- omelette made with lactose free yogurt cheese, found at Trader Joe's, with tater tots
- soup from my freezer. I make big batches of soup and then freeze individual containers.
- Amy's mac n cheese (the gluten-free and dairy/soy free version made with Daiya)
- rice noodles with frozen veggies and some chicken stock and lemon
- Chipotle, for when I really don't want to cook!
  • 3

#668442 Dh Is Ill And His Family Is Blaming My Gluten-Free Diet

Posted by on 17 January 2011 - 09:52 AM

Once I went gluten free I noticed my symptoms didn't fully go away. I had roaming pain too. I had more tests and found out I had SIBO. I likely had it for years but going gluten-free really highlighted it. I was also tested for fructose malabsorption but that came back negative. Other things to consider: other food allergies, ulcers, colitis, Crohn's, diverticulitis, candida, giardia and other parasites.

Hopefully his endoscopy test helps figure it out.

Last July his sister continued giving me dirty looks and making remarks about the food we were eating. I decided to give her a detailed explanation of what gluten does to me. BUT she still blames DH's issues on diet, oh well.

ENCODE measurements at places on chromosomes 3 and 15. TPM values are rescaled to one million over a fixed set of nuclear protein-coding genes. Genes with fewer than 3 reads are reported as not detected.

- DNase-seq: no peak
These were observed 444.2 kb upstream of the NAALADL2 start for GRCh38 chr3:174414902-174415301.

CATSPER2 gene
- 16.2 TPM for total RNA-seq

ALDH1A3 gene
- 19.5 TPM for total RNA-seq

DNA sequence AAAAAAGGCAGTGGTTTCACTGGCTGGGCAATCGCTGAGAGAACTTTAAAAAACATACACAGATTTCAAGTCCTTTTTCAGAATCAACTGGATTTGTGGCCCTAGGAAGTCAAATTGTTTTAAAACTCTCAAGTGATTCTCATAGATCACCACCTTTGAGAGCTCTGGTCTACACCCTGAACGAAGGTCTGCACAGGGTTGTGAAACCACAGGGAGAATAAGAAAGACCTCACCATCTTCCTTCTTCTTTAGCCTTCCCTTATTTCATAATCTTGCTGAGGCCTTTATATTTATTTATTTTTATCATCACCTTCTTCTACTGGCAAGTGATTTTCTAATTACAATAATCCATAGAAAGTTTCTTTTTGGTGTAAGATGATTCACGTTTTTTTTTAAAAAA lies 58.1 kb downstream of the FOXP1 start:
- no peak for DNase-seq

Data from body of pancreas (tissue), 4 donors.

You don't owe his sister or anyone an explanation. Her eye rolling, her misunderstanding is her problem to solve, not yours. Please don't be burdened by such people. Do your best to ignore them. The more confidence you show in the decisions you make the less flack you'll get from others. When they see they can't bother you with their negativity they give up. Trust me, I speak from experience :)
  • 1

#668437 Is It Hard For You To Believe When People React To Different Gluten Levels Th...

Posted by on 17 January 2011 - 09:40 AM

I do believe people when they have a stronger or milder reaction than I'm familiar with. Each of us are different, our immune systems are in varying stages of strength and the disease itself falls along a range (mild villi atrophy to severe - for example). I have had gluten exposure and should have had a reaction and didn't and then have had horrible reactions to what I can only chalk up to trace amounts. I strongly feel the state of my immune system at the time of exposure determines the outcome. But that's me, and my body, and my experience.